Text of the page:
Rethinking 'business is business' : a criticalist perspective on teaching business ethics
Author(s)University of Western Sydney
Australian Association for Professional and Applied Ethics. Conference 12th 28-30 Sep. 2005 Adelaide, S. Aust.
University of Western Sydney
social responsibility of business
Applied Ethics (2201)
study and teaching (higher)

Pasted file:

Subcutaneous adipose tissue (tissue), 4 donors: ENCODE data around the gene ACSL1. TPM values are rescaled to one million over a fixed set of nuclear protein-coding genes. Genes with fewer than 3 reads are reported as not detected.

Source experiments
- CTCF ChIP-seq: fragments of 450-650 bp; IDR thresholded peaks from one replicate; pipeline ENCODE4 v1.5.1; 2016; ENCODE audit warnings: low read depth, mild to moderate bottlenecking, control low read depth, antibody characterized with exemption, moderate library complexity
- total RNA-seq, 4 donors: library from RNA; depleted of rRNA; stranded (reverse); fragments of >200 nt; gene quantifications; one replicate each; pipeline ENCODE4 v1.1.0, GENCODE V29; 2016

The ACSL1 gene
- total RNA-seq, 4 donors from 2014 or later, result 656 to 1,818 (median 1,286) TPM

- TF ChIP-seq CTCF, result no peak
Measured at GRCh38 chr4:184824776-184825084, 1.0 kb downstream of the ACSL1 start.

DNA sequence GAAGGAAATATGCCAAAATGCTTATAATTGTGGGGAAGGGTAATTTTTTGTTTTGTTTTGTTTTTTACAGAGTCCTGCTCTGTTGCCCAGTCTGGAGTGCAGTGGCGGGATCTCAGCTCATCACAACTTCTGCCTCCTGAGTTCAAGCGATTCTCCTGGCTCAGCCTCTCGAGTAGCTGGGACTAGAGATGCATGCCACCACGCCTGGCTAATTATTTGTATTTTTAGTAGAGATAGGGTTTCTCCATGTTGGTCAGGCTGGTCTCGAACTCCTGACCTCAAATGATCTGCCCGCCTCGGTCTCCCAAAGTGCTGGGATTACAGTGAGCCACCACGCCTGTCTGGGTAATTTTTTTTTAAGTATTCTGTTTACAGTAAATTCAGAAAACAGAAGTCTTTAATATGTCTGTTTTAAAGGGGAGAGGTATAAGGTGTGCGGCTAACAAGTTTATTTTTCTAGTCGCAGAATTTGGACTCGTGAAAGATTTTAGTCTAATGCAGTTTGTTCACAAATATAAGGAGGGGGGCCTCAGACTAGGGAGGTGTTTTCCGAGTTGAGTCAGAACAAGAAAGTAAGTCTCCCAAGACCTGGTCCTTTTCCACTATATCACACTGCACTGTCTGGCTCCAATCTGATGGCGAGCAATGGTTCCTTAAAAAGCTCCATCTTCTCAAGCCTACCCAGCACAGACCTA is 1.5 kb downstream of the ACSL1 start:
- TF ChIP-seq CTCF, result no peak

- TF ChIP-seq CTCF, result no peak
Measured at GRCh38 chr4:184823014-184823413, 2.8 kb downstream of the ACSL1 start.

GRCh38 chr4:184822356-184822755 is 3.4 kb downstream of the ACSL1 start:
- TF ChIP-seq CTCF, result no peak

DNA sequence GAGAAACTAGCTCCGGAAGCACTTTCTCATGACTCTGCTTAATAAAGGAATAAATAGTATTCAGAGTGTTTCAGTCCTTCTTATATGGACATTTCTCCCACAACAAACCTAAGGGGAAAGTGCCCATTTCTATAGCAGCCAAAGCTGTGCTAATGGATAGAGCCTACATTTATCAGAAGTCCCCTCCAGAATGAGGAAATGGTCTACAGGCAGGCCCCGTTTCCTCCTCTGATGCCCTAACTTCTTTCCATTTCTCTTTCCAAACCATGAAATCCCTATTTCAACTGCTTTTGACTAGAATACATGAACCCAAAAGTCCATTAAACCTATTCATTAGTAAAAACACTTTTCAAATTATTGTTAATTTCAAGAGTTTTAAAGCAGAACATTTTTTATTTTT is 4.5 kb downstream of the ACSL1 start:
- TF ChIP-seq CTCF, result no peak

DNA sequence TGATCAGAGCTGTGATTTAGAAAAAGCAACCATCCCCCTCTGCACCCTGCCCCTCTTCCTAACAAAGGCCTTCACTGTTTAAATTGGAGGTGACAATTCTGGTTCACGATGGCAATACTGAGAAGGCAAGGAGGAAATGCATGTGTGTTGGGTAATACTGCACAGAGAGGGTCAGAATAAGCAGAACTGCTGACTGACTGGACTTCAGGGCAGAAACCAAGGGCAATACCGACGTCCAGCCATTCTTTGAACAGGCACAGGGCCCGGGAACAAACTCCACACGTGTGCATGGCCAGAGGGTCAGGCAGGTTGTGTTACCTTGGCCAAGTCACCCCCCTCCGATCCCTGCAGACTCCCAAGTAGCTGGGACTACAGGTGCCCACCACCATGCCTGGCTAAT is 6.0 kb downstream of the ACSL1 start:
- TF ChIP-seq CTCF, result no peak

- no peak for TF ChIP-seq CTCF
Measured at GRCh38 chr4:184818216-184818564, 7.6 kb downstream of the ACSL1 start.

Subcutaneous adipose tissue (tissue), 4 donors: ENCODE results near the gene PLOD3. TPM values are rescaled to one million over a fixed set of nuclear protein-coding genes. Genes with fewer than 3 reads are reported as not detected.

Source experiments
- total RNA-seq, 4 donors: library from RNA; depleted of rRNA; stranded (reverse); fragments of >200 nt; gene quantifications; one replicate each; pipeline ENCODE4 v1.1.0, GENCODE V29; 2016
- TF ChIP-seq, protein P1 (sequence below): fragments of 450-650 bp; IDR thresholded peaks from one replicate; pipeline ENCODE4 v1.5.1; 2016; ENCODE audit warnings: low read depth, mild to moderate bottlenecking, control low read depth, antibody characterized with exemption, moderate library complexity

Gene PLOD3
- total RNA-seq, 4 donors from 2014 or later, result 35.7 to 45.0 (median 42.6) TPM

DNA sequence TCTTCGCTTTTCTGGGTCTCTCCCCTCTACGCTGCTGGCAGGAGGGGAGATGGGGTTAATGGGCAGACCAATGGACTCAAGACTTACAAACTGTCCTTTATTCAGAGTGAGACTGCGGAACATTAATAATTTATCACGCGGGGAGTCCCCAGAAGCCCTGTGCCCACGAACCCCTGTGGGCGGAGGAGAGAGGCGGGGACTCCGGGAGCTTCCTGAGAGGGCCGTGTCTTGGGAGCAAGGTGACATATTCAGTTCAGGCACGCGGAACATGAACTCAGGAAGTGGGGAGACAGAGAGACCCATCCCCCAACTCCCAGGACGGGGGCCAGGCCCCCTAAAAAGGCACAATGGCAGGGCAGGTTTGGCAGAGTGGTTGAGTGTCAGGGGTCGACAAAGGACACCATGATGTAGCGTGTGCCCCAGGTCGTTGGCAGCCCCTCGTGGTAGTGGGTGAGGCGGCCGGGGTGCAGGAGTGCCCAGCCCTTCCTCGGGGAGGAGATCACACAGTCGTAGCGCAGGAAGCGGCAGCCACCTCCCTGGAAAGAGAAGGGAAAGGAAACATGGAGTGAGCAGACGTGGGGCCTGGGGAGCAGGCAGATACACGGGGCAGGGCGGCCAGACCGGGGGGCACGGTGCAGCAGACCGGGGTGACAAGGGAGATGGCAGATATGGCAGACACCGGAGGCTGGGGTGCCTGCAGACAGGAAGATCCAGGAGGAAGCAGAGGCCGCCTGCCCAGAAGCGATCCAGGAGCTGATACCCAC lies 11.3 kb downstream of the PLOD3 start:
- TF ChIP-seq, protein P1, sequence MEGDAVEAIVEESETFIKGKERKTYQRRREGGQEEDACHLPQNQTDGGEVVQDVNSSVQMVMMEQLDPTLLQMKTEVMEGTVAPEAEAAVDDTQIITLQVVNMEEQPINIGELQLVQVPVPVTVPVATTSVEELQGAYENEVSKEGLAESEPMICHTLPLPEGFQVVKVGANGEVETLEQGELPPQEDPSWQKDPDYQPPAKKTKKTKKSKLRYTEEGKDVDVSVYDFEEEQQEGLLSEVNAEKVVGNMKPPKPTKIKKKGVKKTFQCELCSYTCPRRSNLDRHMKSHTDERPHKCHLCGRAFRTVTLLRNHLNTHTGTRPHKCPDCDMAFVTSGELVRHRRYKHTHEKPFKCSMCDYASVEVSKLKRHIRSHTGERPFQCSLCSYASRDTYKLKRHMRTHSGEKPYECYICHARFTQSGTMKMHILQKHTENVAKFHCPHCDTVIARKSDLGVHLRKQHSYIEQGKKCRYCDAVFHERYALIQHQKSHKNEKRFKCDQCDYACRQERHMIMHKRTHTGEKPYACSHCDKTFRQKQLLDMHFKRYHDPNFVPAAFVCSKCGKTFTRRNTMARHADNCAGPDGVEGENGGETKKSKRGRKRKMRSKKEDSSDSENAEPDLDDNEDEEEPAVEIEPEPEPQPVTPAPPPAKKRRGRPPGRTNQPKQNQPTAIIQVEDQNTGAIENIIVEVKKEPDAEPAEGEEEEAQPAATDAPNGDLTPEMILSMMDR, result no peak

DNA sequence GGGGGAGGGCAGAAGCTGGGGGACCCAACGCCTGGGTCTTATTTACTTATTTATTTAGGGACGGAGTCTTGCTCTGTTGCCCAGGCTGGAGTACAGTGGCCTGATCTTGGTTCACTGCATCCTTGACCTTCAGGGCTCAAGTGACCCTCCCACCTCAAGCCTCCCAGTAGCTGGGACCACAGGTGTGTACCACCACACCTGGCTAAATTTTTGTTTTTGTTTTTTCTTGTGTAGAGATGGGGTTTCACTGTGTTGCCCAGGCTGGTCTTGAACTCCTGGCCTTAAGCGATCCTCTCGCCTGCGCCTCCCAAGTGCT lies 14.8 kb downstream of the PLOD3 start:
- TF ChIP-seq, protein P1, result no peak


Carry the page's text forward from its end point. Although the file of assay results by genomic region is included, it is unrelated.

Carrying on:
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This paper reports on a study into student perceptions of a Socratic approach to teaching business ethics. The paper lays out a criticalist proposition that there is a discourse of ‘ethics-in-business’ in which ethics are, pragmatically, subsumed by a more strategic economics focus to business management practice. This discourse of ethics-in-business is claimed to be so pervading that the education of business ethics is likely to come under its influence. Thus, from within the dominant discourse, ethics education has the potential to further that discourse. Against this backdrop, there is a place for a critical approach to teaching business ethics, and critical management education offers a framework from which to question the taken-for-granted mind-sets about ethics-inbusiness. Critical management education is claimed to find some theoretical sympathy with the Socratic method, and this paper focuses on a modified Socratic approach to teaching business ethics in a coursework graduate business program. There is an outline of the Socratic classes and the context in which they were delivered, and the use of data triangulation in the research methodology is explained. The conclusion positions the study in a wider context about the pedagogy of ethics in business. While the research appeared to show some support from students for the adoption of the Socratic method in teaching business ethics, opportunities to refine the class delivery mechanisms were identified. The conclusion also proposes areas for further research. This study did not claim to determine whether the Socratic method would produce ethical business managers. This is surely because the true measure of students’ learning of business ethics must reside, somewhat anxiously, in those students’ ultimate practice of it.